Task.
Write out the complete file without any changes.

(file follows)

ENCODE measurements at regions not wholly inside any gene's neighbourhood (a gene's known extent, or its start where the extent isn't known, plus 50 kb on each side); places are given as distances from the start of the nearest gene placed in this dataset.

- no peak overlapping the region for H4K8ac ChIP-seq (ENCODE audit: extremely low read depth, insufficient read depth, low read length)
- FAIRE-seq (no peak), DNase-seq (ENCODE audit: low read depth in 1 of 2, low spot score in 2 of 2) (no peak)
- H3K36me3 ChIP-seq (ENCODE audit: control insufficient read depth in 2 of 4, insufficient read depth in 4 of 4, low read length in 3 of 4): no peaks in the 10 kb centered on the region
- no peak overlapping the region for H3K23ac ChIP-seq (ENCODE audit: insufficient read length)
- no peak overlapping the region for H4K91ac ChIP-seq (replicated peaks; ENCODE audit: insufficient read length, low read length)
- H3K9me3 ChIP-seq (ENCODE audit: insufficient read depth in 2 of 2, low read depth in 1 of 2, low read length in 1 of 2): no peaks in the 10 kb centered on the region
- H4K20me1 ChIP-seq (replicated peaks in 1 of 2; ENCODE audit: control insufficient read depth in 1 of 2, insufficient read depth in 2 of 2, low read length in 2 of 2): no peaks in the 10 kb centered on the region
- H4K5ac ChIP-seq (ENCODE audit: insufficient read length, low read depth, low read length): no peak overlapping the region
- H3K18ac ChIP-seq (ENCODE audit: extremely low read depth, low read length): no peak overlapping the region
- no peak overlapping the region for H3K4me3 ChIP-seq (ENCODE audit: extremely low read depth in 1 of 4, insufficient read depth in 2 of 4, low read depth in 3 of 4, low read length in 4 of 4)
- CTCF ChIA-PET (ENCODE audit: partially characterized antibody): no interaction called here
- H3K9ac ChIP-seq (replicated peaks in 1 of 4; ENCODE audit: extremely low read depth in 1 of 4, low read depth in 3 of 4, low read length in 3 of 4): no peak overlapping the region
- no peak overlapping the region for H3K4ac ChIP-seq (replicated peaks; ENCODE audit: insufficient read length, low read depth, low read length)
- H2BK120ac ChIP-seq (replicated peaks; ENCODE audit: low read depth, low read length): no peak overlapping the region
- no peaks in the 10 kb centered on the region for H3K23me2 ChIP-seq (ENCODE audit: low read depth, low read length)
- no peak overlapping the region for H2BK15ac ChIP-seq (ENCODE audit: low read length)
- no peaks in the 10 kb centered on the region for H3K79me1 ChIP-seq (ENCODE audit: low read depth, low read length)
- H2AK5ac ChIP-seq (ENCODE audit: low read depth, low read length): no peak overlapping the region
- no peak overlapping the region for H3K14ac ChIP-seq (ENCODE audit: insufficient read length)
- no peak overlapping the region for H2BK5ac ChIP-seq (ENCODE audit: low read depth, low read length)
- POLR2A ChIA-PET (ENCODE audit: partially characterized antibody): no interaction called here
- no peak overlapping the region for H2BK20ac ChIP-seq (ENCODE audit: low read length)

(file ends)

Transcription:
ENCODE measurements at regions not wholly inside any gene's neighbourhood (a gene's known extent, or its start where the extent isn't known, plus 50 kb on each side); places are given as distances from the start of the nearest gene placed in this dataset.

- no peak overlapping the region for H4K8ac ChIP-seq (ENCODE audit: extremely low read depth, insufficient read depth, low read length)
- FAIRE-seq (no peak), DNase-seq (ENCODE audit: low read depth in 1 of 2, low spot score in 2 of 2) (no peak)
- H3K36me3 ChIP-seq (ENCODE audit: control insufficient read depth in 2 of 4, insufficient read depth in 4 of 4, low read length in 3 of 4): no peaks in the 10 kb centered on the region
- no peak overlapping the region for H3K23ac ChIP-seq (ENCODE audit: insufficient read length)
- no peak overlapping the region for H4K91ac ChIP-seq (replicated peaks; ENCODE audit: insufficient read length, low read length)
- H3K9me3 ChIP-seq (ENCODE audit: insufficient read depth in 2 of 2, low read depth in 1 of 2, low read length in 1 of 2): no peaks in the 10 kb centered on the region
- H4K20me1 ChIP-seq (replicated peaks in 1 of 2; ENCODE audit: control insufficient read depth in 1 of 2, insufficient read depth in 2 of 2, low read length in 2 of 2): no peaks in the 10 kb centered on the region
- H4K5ac ChIP-seq (ENCODE audit: insufficient read length, low read depth, low read length): no peak overlapping the region
- H3K18ac ChIP-seq (ENCODE audit: extremely low read depth, low read length): no peak overlapping the region
- no peak overlapping the region for H3K4me3 ChIP-seq (ENCODE audit: extremely low read depth in 1 of 4, insufficient read depth in 2 of 4, low read depth in 3 of 4, low read length in 4 of 4)
- CTCF ChIA-PET (ENCODE audit: partially characterized antibody): no interaction called here
- H3K9ac ChIP-seq (replicated peaks in 1 of 4; ENCODE audit: extremely low read depth in 1 of 4, low read depth in 3 of 4, low read length in 3 of 4): no peak overlapping the region
- no peak overlapping the region for H3K4ac ChIP-seq (replicated peaks; ENCODE audit: insufficient read length, low read depth, low read length)
- H2BK120ac ChIP-seq (replicated peaks; ENCODE audit: low read depth, low read length): no peak overlapping the region
- no peaks in the 10 kb centered on the region for H3K23me2 ChIP-seq (ENCODE audit: low read depth, low read length)
- no peak overlapping the region for H2BK15ac ChIP-seq (ENCODE audit: low read length)
- no peaks in the 10 kb centered on the region for H3K79me1 ChIP-seq (ENCODE audit: low read depth, low read length)
- H2AK5ac ChIP-seq (ENCODE audit: low read depth, low read length): no peak overlapping the region
- no peak overlapping the region for H3K14ac ChIP-seq (ENCODE audit: insufficient read length)
- no peak overlapping the region for H2BK5ac ChIP-seq (ENCODE audit: low read depth, low read length)
- POLR2A ChIA-PET (ENCODE audit: partially characterized antibody): no interaction called here
- no peak overlapping the region for H2BK20ac ChIP-seq (ENCODE audit: low read length)